WASHINGTON (Aisha Chowdhry, WUSA9) -- The National Gallery of Art's latest exhibition tells the story of the first official African American Regiment in the Union Army.
Vintage photographs, hand-written notes, and a Medal of Honor; are among some of the artifacts on display at the gallery.
At a pre-opening event, many came to celebrate this occasion, including Col. Fern O. Sumpter, who is the Joint Base Commander at Joint Base Myer-Henderson Hall in Virginia.
"Surreal, incredible, spectacular...difficult," she says of her role as a successful woman in the U.S. Army.
It's the challenges that drive her to be at the post she is today, giving a speech at the National Gallery of Arts, 150 years after President Abraham Lincoln ordered the Emancipation Proclamation, after which the first official African American Regiment was formed.
"I want you to prove yourselves, the eyes of thousands will look on what you do tonight," she reads the words of Col. Robert Shaw which he spoke to the 54th Massachusetts Regiment before they charged at Morriss Island in Charleston, South Carolina.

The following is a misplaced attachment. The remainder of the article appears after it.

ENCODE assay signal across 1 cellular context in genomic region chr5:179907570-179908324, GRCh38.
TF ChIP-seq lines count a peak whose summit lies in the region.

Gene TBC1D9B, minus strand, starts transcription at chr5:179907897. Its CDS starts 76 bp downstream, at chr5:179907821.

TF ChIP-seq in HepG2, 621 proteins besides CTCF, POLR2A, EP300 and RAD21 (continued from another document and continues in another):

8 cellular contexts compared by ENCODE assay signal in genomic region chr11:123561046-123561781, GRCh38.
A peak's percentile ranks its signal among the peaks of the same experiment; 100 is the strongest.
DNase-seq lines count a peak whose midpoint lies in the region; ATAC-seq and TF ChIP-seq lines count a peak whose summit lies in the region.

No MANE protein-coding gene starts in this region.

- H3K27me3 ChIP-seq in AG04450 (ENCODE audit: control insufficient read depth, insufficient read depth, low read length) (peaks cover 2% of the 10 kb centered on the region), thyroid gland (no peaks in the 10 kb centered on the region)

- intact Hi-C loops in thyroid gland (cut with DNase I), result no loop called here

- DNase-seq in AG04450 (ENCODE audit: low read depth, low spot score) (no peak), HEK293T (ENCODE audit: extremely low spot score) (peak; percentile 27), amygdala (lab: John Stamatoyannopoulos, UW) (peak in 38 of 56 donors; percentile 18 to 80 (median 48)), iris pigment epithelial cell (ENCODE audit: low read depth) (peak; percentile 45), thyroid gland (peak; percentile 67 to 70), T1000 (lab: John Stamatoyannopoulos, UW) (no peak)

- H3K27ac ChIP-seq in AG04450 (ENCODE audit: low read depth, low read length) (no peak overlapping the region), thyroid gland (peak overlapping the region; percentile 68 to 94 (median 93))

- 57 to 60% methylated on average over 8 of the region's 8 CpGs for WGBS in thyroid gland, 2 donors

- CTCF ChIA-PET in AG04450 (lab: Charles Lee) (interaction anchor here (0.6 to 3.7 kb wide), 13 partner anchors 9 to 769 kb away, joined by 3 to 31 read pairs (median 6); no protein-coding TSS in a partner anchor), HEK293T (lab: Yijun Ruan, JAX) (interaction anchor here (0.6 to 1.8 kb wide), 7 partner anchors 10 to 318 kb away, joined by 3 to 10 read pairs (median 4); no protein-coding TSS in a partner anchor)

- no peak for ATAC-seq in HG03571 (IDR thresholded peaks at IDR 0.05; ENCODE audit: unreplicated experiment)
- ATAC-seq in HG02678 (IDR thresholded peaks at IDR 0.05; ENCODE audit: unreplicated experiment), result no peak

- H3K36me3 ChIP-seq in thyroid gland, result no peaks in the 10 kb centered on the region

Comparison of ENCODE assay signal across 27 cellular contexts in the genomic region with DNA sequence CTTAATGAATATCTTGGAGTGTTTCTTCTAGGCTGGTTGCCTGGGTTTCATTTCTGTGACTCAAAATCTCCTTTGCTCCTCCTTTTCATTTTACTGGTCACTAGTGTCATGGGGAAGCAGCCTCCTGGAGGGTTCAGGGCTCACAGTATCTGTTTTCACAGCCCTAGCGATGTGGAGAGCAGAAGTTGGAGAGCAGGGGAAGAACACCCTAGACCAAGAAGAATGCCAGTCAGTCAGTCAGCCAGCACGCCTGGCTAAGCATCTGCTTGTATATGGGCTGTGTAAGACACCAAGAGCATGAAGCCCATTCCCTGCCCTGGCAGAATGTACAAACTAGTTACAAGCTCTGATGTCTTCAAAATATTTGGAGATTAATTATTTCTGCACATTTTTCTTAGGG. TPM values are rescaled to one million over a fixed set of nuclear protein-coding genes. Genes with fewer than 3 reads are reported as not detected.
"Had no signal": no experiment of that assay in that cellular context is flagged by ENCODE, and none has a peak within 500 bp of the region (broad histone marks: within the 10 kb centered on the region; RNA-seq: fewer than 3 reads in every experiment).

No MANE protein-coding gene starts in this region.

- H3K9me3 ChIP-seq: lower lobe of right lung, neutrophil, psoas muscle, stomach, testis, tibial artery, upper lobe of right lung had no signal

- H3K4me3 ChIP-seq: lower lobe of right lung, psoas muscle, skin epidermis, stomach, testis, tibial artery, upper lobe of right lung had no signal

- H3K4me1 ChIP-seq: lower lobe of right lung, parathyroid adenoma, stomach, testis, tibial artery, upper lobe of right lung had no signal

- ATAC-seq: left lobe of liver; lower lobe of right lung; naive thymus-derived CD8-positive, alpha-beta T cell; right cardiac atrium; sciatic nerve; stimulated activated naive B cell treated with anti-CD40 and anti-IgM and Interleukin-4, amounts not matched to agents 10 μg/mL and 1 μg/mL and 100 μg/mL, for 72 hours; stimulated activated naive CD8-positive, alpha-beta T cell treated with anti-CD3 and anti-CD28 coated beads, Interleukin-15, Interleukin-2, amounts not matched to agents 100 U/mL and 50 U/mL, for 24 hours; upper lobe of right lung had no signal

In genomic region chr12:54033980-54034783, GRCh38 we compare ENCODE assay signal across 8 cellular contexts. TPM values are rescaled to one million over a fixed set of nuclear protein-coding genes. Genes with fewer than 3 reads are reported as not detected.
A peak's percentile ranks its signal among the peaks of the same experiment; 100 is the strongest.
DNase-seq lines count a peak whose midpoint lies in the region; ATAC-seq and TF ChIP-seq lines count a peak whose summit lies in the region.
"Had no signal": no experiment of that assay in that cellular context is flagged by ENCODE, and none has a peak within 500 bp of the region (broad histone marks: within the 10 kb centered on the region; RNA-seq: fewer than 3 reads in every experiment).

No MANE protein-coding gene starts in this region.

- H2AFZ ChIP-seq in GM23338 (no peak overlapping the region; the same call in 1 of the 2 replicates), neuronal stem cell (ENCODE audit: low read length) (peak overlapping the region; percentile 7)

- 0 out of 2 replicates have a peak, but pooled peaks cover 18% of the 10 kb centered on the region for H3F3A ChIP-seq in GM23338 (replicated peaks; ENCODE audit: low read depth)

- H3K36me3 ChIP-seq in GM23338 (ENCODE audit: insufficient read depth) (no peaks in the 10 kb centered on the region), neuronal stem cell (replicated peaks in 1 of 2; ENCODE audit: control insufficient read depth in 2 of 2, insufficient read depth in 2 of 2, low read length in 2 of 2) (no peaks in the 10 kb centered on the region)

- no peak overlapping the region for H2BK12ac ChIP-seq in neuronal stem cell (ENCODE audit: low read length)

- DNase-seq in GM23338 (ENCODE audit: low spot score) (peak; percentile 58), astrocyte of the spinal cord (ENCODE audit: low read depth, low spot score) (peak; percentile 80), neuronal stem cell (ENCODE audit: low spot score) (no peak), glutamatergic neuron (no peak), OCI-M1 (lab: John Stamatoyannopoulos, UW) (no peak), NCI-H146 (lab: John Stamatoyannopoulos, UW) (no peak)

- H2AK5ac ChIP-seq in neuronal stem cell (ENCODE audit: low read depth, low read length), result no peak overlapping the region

Today, Col. Sumpter is proving that being an African American has no boundaries.
She is only one of two females to hold this position and the first African American woman to do so.
"For this I thank the brave soldiers of the 54th Massachusetts Regiment and all of the African American soldiers, sailors and airmen and marines who followed and proved that the color of our skin cannot be used to measure our intellect, our courage or our ability," she said.
Written and Reported by Aisha Chowdhry